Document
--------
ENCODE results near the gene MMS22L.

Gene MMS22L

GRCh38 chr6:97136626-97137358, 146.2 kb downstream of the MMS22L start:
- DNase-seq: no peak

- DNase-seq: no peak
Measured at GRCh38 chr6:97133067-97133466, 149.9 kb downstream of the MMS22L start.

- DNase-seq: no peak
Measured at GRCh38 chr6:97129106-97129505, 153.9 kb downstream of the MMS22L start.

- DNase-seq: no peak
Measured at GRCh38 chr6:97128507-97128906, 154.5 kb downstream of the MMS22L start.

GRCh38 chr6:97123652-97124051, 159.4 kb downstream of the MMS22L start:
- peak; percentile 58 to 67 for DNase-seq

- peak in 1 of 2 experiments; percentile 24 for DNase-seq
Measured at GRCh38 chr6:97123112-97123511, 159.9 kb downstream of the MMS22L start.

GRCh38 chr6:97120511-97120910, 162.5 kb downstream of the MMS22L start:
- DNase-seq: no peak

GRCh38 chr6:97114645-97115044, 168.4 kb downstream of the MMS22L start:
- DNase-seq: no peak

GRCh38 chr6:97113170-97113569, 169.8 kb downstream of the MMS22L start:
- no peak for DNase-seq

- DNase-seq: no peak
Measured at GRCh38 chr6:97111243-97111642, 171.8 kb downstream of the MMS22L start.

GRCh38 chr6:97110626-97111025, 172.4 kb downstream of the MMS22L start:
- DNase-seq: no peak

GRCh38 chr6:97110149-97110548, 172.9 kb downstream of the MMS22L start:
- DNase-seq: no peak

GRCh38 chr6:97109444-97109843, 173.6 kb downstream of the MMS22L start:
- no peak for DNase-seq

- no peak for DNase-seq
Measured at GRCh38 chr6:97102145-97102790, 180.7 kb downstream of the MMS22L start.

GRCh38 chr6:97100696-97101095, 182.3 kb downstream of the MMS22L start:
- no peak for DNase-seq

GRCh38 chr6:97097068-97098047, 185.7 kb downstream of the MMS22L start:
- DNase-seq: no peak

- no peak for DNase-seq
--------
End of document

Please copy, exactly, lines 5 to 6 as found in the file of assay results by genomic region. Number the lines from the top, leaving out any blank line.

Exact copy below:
- DNase-seq: no peak
Measured at GRCh38 chr6:97133067-97133466, 149.9 kb downstream of the MMS22L start.